Are You Covered if Your Business is Interrupted?

by / 0 Comments / 8 View / July 1, 2019

You’ve worked hard to build your business, and your insurance program should work hard to protect you from financial ruin. Even the smallest of claims can set your business back for weeks or months. 

What if you had a fire or other devastating loss to your building? You may feel confident that your existing insurance program will rebuild your building and replace your damaged contents, inventory, materials, etc. 

But, imagine you are a retail shop and a fire destroys your business during the holiday season? Again, you may feel confident your insurance will cover you to rebuild the building and replace your contents, but how quickly can you be back up and running? 

While the insurance company will pay for the damage to the building and contents, how are you going to replace the income you anticipated earning during that busy season; or worse yet, how are you going to replace your income for an extended period of time?

Many people give careful consideration when insuring their building or business property but don’t give as much thought to the loss of business income following a devastating loss. How are you going to continue to pay your key employees, pay the mortgage, and pay other continuing expenses?

This is why business interruption coverage, also referred to as business income coverage, should be a critical part of all business insurance programs.

Business income coverage will compensate the business for the actual loss of income suffered during the interruption of business. This coverage will begin with the date of the damage to the business and continue until the property is rebuilt or repaired. Some commercial policies will cover your loss of income for a specified number of months/years, and others will cover loss of income based on a fixed dollar amount.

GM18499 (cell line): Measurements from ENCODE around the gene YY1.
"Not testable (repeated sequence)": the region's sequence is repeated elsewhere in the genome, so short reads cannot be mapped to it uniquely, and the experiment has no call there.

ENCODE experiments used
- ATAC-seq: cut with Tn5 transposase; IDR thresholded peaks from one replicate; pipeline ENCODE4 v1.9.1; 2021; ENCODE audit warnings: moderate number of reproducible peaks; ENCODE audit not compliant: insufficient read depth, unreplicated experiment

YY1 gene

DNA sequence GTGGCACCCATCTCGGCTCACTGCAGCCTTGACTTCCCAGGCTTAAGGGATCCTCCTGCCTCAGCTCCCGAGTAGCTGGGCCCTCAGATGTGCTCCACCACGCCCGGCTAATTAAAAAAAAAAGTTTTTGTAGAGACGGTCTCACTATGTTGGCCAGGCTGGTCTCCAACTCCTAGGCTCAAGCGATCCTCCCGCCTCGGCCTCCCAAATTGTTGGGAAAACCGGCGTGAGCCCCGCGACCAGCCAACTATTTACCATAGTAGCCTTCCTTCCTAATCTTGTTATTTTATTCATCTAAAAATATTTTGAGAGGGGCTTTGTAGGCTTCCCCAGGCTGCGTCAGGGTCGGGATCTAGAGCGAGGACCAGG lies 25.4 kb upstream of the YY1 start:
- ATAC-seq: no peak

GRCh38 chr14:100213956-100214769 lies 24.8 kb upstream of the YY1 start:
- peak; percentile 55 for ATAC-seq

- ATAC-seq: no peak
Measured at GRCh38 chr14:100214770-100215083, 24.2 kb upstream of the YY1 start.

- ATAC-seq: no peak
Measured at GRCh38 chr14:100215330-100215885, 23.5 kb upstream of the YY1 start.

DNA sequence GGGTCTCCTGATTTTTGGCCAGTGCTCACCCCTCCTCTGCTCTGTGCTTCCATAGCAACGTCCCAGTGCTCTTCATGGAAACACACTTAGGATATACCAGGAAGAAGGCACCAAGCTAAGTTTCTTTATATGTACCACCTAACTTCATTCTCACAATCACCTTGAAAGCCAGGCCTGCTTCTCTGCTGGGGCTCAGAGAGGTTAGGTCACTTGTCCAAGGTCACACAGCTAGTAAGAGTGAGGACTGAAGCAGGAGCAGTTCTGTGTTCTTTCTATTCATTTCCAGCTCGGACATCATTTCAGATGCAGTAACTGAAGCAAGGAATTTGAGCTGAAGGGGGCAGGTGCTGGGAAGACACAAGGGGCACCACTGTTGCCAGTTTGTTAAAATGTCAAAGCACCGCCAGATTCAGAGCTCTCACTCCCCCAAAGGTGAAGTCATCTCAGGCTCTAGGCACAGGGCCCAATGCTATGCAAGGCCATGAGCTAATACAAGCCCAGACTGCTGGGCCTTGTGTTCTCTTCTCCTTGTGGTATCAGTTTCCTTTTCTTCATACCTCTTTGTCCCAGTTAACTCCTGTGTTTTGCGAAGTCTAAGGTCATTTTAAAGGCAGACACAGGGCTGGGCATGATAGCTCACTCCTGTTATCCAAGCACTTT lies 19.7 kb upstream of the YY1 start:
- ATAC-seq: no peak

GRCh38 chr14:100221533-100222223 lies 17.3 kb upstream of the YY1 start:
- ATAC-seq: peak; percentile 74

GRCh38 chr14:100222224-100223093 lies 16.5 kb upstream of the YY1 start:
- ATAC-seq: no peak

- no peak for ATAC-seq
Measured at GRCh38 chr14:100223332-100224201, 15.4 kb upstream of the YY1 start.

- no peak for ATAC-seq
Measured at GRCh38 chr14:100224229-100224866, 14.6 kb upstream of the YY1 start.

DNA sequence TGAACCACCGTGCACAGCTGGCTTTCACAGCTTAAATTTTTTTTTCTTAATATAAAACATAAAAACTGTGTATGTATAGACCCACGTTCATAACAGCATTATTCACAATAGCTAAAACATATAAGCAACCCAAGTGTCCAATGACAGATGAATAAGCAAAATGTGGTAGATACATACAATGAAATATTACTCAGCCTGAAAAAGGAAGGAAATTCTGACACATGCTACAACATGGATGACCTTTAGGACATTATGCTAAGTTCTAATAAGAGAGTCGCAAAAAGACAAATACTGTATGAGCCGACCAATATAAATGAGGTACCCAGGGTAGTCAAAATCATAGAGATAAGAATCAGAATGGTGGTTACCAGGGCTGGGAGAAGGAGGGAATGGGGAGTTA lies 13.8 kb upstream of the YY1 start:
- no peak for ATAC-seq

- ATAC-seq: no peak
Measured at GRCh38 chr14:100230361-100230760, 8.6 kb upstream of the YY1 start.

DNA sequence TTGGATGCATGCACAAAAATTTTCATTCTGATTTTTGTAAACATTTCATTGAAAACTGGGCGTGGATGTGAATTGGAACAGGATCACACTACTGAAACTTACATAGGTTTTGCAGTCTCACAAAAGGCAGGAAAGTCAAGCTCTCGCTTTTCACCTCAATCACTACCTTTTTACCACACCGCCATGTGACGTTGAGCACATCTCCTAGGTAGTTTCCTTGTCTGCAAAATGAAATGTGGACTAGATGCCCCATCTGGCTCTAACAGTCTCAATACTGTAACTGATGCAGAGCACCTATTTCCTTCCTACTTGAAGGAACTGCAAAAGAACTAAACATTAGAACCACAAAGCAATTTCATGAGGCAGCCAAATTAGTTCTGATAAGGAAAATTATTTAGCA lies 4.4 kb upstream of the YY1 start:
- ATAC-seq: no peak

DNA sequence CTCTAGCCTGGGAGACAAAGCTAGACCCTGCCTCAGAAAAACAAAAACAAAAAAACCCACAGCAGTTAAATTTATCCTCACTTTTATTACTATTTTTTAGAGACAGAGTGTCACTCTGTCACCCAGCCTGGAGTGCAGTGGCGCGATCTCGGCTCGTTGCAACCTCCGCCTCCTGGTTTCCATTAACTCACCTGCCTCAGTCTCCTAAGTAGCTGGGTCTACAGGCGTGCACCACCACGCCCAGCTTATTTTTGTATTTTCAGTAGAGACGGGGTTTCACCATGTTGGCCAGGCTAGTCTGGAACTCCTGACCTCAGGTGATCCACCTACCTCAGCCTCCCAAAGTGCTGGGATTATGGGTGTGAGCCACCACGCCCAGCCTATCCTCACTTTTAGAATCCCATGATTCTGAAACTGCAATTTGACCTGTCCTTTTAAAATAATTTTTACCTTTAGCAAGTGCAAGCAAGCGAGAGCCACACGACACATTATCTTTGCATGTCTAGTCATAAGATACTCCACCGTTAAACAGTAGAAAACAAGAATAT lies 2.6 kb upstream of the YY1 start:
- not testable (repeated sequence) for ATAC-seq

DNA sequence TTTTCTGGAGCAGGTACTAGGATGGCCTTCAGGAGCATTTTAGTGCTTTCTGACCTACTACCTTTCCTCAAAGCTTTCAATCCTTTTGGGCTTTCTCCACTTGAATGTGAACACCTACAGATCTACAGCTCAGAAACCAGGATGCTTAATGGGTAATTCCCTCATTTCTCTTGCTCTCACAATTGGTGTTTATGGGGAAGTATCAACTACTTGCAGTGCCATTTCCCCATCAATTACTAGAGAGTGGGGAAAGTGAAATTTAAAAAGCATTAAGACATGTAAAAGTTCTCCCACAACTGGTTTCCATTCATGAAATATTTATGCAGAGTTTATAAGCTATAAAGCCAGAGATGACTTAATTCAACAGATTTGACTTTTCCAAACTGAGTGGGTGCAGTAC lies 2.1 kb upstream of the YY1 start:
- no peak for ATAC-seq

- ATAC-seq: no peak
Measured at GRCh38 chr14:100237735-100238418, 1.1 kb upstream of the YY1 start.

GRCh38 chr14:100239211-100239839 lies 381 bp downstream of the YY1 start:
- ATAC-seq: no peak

You may even suffer a loss of income when there is no damage to your business. For example, if you are a retail shop in a shopping mall and part of the shopping mall suffers a fire or covered claim and access is denied to the entire shopping mall until the damage is repaired/replaced, you too would lose income. You will want to make sure your policy covers you for this as well.

This is commonly referred to as “contingent business interruption.” This coverage would also be important for businesses that rely on certain suppliers. If they are unable to get their product from a supplier because the supplier suffered a fire or loss, then “contingent business interruption” could pay for the resulting loss of income. 

Many policies will extend business income coverage even after the business is open until they resume their normal level of income stream. This is referred to as an extended period of indemnity and can be extended for a specified number of days: 90, 120, 240, 360, or 730 days. 

In addition to replacing your lost income, many policies include “extra expense coverage,” which would pay additional business expenses to keep your business running. This would include temporary relocation costs and expenses, overtime pay to compensate employees that will work longer hours due to the relocation, and any other expenses to keep you in “business” until your business is fully restored. 

It is important to know that business income coverage is only triggered when there is a “covered claim” to your business. 

For example, most business-owner policies contain exclusions such as flood, earthquake, cyberattack, and many others. If your business was damaged by something that is excluded, there would be no coverage under your business-owner’s policy for damage to the building or business property, and therefore business income coverage would not be triggered.

Know your coverage. Some policies will have a specified waiting period before loss of business income coverage will be paid. 

Securing adequate coverage to repair/replace your building and business property is essential, and so is insuring your income stream. 

Discuss business interruption, extra expense, extended period of indemnity, and contingent business interruption with your agent and properly protect the business you have worked so hard to build.

Wendy Deibler is the founder and CEO of Deibler Insurance Associates, Inc. Deibler began her independent agency in Boiling Springs, Pa., in 1997, and is now located in Carlisle, Pa. Building a long-lasting relationship with our clients is our No. 1 priority. www.deibler-insurance.com

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